Share This

CCNY researchers take snap shots of wandering electrons in diamonds

Carlos Meriles 2016 Nature-Comm
The formation of singular charge patterns upon localized laser excitation.

A breakthrough experiment by a City College of New York team led by physicist Carlos Meriles could potentially lead to room-temperature quantum information processing in diamonds and optical data storage in three dimensions.

Meriles and his researchers successfully demonstrated charge transport between Nitrogen-Vacancy color centers in diamonds. The team developed a novel multi-color scanning microscopy technique to visualize the charge transport.

The nitrogen-vacancy (NV) center is an optically active defect in diamonds comprising a nitrogen atom and an adjacent vacancy, replacing carbon atoms in the diamond lattice. This defect has electrons that are capable of storing quantum information. To utilize this special property for quantum computation, it is required to create a network of interacting NV centers. The research so far has focused on using photons emitted by the NV centers to create this interaction under a special low temperature environment.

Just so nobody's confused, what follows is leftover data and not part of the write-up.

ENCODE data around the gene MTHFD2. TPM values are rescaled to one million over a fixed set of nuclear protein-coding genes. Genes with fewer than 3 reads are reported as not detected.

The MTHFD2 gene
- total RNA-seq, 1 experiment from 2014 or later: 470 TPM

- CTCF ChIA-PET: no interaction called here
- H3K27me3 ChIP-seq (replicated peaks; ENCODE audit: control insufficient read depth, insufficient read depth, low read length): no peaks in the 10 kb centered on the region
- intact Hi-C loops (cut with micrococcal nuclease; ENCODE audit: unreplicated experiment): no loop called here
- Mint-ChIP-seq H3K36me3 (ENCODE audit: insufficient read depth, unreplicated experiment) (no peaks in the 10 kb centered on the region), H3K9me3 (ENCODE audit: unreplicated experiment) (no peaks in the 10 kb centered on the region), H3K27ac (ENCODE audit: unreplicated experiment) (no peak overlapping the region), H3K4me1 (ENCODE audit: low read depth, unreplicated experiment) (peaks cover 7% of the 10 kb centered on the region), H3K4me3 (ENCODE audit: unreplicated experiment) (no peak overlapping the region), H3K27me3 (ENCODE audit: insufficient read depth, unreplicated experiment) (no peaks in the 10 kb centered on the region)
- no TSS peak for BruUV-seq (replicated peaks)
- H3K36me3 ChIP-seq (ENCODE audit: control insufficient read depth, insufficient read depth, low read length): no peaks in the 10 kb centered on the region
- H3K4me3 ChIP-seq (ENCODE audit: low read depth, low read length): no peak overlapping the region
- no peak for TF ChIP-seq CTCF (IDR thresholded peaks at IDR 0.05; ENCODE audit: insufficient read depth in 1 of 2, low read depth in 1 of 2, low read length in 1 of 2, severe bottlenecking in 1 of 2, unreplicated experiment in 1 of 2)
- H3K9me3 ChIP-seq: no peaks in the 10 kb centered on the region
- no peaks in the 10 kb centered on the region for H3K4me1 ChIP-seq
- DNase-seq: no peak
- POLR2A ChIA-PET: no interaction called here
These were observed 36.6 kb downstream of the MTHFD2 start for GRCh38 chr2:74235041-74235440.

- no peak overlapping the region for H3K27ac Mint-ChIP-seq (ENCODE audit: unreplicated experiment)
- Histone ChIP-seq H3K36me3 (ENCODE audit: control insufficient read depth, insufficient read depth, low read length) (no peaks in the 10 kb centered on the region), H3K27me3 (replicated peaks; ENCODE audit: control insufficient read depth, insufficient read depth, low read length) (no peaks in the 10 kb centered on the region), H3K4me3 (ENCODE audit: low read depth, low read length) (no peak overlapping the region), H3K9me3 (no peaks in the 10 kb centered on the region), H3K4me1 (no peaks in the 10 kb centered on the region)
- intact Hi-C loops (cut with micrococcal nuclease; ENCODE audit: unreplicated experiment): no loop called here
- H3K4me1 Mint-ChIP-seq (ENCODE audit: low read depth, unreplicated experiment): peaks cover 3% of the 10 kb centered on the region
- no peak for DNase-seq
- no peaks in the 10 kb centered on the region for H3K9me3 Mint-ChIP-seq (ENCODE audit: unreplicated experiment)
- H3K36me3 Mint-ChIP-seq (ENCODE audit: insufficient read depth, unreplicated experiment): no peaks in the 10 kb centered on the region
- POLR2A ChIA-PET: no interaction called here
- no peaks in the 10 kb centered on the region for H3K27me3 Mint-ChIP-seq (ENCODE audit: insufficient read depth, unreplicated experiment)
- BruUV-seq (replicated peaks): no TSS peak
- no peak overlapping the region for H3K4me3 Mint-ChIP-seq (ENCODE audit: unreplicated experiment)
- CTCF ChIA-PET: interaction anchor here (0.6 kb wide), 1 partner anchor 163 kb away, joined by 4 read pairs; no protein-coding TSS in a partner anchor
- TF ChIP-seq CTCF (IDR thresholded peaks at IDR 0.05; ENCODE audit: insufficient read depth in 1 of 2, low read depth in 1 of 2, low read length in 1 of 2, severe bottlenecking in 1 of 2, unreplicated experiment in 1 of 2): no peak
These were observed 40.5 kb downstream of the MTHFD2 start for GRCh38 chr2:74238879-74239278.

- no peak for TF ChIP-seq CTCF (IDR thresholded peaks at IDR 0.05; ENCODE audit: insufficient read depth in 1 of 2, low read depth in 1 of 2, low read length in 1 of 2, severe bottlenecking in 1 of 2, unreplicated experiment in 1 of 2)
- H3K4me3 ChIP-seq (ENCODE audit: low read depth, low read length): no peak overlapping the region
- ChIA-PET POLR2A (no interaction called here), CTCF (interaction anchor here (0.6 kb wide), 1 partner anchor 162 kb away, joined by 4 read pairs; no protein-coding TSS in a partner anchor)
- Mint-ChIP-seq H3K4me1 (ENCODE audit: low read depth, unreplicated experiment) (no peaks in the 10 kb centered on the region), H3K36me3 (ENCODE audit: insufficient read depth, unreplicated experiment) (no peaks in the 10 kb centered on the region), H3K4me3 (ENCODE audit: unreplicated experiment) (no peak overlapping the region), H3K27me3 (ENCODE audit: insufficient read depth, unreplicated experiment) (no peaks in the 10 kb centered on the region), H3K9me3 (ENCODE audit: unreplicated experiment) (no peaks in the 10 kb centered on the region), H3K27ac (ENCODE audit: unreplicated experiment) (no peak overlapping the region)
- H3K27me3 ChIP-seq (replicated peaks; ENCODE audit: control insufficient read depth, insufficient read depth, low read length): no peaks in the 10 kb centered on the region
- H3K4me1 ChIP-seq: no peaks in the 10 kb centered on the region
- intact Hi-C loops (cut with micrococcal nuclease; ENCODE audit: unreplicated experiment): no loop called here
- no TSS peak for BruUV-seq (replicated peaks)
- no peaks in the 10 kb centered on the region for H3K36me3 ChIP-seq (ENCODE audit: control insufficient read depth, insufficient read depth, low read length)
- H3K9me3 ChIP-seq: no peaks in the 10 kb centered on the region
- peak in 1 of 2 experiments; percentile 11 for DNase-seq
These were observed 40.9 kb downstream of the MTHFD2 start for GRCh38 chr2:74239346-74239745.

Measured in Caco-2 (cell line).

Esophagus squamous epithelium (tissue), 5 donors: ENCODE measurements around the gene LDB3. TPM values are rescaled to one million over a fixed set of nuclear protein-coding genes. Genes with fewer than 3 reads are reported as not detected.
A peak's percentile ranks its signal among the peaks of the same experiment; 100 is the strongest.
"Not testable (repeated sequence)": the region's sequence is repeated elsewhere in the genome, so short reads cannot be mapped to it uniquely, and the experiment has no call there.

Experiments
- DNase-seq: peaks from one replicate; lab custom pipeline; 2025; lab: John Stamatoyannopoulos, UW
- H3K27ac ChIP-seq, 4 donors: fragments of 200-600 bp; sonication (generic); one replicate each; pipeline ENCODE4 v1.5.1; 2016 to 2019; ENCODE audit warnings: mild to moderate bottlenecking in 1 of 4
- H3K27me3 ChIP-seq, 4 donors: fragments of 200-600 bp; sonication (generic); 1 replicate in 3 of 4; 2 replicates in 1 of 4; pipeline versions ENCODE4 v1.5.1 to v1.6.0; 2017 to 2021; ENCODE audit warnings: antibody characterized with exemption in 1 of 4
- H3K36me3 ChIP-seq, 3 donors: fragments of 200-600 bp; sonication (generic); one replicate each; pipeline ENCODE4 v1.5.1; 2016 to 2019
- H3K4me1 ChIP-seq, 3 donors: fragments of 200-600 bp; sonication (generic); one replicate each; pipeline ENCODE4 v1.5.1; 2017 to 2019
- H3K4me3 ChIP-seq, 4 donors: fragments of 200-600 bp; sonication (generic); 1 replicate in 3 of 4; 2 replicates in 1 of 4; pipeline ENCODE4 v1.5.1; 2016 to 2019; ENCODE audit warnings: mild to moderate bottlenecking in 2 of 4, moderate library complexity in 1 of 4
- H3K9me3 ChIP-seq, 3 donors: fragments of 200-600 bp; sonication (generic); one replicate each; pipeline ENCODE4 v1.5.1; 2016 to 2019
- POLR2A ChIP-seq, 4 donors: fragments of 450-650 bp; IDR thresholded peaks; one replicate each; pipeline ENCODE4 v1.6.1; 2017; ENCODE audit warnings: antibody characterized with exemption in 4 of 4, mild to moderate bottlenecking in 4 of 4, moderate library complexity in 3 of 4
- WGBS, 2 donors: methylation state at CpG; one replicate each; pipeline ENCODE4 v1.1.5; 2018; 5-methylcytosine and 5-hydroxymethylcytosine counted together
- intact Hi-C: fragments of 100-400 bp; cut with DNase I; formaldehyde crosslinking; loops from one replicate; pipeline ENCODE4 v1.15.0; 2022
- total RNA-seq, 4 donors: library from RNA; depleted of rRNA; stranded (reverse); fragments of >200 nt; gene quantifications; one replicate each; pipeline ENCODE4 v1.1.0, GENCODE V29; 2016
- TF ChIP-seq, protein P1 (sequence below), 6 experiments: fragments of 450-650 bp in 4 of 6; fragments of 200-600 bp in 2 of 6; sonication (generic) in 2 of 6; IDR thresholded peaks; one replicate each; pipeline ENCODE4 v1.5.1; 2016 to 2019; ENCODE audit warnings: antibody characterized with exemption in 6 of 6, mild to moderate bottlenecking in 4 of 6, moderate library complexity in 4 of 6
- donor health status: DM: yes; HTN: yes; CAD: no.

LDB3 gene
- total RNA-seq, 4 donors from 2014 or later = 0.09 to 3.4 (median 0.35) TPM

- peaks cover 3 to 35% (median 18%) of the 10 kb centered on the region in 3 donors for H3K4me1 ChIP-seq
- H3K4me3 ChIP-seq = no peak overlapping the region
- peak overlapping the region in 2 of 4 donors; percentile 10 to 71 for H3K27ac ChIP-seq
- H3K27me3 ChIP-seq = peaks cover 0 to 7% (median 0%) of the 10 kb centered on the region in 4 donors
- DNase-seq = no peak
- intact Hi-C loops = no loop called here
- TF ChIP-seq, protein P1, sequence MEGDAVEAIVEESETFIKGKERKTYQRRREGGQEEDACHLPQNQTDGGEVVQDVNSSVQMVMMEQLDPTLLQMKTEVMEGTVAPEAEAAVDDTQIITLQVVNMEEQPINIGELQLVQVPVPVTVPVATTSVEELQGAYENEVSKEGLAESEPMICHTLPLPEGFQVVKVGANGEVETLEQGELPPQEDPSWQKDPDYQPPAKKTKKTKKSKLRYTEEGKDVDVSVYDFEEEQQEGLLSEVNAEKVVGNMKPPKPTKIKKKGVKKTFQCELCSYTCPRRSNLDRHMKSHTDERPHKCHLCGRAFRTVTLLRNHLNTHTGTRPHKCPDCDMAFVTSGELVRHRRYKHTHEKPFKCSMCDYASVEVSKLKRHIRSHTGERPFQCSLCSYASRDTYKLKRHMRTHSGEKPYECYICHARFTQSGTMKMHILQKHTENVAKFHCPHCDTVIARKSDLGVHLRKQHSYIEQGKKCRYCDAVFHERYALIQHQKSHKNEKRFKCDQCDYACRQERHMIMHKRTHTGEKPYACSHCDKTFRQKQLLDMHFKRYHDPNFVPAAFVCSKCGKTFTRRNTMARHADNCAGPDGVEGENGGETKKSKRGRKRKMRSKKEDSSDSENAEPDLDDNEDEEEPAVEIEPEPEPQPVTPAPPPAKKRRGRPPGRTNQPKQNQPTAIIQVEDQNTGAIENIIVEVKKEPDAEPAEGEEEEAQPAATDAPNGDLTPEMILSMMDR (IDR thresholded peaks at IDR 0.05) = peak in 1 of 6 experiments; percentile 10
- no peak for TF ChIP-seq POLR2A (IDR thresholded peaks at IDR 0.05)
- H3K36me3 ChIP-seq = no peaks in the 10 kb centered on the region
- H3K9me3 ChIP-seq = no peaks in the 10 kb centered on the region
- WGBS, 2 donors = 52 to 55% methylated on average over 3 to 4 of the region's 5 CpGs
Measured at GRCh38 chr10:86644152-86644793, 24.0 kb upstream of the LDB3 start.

The CCNY team, in collaboration with researchers at the Australian National University (ANU) in Canberra, is envisioning an electron-transport-based interaction that is realizable in ambient conditions.

“This is a unique way to visualize charge dynamics in diamond” said Harishankar Jayakumar, a postdoctoral fellow in the Meriles group and lead author of the study published today in the journal “Nature Communications.” 

Other key members of the CCNY team were Siddharth Dhomkar and physics graduate student Jacob Henshaw. ANU researchers Marcus Doherty and Neil Manson also contributed to the study supported by the National Science Foundation.

About The City College of New York
Since 1847, The City College of New York has provided low-cost, high-quality education for New Yorkers in a wide variety of disciplines. More than 15,000 students pursue undergraduate and graduate degrees in the College of Liberal Arts and Science; Bernard and Anne Spitzer School of Architecture; School of Education; Grove School of Engineering; Sophie Davis Biomedical Education/CUNY School of Medicine; and the Colin Powell School for Civic and Global Leadership. U.S. News, Princeton Review and Forbes all rank City College among the best colleges and universities in the United States.


Jay Mwamba